Baking is faking but when it comes to the crunch it's better for you
It's often the case that the baked version of dishes that are meant to be fried isn't quite the same.
Baked chips just don't have the same satisfying crunch as those deep-fried; even baked fish lacks that crispy layer that forms only in a sizzling frying pan.
Still, baking is a far healthier alternative to frying, for those who can't live without a bit of crisp or crunch.
In this recipe by New Star Seafood Restaurant, the fat content of the rice paste net is reduced by 80 per cent by baking it, rather than cooking it in oil, according to the Department of Health. (Of course, you could do without the net altogether; it's hard to find, anyway.)
This dish has approximately 51 calories, one gram of fat, seven grams of carbohydrates, four grams of protein and 796mg of sodium per serving.
Assorted vegetables with tiny octopus balls in rice net
For the octopus paste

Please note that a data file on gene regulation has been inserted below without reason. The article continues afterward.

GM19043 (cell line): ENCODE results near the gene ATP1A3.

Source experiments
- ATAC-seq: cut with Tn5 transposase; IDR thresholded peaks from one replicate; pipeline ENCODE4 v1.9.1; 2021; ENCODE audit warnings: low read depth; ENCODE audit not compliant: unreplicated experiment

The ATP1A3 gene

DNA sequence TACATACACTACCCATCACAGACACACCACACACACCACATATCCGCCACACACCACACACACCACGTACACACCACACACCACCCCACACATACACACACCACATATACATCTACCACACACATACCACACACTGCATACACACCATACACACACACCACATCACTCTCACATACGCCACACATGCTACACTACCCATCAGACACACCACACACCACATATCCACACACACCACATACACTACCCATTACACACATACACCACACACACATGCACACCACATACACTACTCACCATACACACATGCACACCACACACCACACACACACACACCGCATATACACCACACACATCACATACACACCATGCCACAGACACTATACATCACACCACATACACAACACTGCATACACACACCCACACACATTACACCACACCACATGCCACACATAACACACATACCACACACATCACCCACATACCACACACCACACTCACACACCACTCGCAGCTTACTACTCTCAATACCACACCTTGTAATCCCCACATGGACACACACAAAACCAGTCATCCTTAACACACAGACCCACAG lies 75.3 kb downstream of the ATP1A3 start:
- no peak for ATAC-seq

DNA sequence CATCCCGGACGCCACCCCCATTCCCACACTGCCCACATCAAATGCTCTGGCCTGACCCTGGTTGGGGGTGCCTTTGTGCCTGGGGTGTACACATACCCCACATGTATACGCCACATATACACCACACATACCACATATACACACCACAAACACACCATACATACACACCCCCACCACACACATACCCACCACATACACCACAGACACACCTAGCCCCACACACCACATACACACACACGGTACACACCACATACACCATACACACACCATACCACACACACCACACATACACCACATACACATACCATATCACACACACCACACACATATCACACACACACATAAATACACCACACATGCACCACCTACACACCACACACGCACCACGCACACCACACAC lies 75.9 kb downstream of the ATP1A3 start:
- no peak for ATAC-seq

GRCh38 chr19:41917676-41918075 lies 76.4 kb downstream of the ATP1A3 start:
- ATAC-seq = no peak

80 grams octopus (or shrimp)
3/4 tsp salt
1/4 tsp sugar
1 tsp starch
2 tbsp chilled water 1 piece rice paste net
3 pieces Chinese kale
2 stalks celery
1/2 bowl corn kernels
1/2 tsp soya bean oil
5 slices ginger
5 strips spring onion
1/2 tsp salt
1/3 tsp sugar
Some corn starch and water
Bake the rice paste net until crispy and set aside.
Mince the octopus, add salt and stir in a single direction.
Add sugar, starch and chilled water.
Drop half teaspoonfuls of the paste into boiling water and cook until done.
Peel the tomato. Discard the leaves of the kale.
Dice celery, tomato and kale stalks.
Blanch all vegetables (including corn) and set aside.
Heat oil in a wok.
Stir-fry ginger and spring onion. Add the octopus balls, vegetables, salt and sugar.
Combine well and thicken with corn starch mixture.
Transfer mixture to the baked net and serve.
This column features recipes provided by the Health Department as part of its EatSmart@restaurant.hk campaign. For more information, visit restaurant.eatsmart.gov.hk